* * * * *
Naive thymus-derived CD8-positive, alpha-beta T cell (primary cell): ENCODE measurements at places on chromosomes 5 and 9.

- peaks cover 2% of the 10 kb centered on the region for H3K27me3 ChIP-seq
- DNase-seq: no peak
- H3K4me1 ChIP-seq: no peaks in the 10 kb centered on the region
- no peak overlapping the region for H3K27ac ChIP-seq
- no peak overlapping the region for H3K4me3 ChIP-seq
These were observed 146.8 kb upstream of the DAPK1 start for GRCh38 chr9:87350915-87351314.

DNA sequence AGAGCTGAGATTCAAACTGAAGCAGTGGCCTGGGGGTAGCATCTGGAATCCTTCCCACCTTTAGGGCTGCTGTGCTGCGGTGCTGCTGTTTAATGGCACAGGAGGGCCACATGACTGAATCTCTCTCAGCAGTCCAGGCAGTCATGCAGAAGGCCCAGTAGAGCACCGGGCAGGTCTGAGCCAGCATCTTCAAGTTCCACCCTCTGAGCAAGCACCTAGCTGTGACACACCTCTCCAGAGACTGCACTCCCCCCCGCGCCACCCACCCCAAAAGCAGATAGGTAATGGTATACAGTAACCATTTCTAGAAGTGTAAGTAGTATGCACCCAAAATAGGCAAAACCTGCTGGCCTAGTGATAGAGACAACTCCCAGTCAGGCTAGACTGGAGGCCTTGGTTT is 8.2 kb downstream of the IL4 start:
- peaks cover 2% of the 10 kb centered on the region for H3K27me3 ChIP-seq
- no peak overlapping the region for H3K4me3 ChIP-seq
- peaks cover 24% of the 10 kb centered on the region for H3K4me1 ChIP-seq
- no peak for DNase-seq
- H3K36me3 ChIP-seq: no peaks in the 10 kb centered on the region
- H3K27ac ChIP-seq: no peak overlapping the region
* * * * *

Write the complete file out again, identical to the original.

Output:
Naive thymus-derived CD8-positive, alpha-beta T cell (primary cell): ENCODE measurements at places on chromosomes 5 and 9.

- peaks cover 2% of the 10 kb centered on the region for H3K27me3 ChIP-seq
- DNase-seq: no peak
- H3K4me1 ChIP-seq: no peaks in the 10 kb centered on the region
- no peak overlapping the region for H3K27ac ChIP-seq
- no peak overlapping the region for H3K4me3 ChIP-seq
These were observed 146.8 kb upstream of the DAPK1 start for GRCh38 chr9:87350915-87351314.

DNA sequence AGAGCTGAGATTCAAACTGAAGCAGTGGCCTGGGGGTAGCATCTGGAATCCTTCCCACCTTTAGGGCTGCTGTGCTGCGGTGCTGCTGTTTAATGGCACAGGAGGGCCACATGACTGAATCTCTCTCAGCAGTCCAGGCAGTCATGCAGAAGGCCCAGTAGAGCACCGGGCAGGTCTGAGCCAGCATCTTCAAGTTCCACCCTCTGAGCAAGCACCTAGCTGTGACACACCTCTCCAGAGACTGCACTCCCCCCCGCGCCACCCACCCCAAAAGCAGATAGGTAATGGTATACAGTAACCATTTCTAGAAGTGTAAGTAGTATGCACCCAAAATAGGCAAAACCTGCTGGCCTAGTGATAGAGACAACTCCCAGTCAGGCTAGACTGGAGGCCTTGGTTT is 8.2 kb downstream of the IL4 start:
- peaks cover 2% of the 10 kb centered on the region for H3K27me3 ChIP-seq
- no peak overlapping the region for H3K4me3 ChIP-seq
- peaks cover 24% of the 10 kb centered on the region for H3K4me1 ChIP-seq
- no peak for DNase-seq
- H3K36me3 ChIP-seq: no peaks in the 10 kb centered on the region
- H3K27ac ChIP-seq: no peak overlapping the region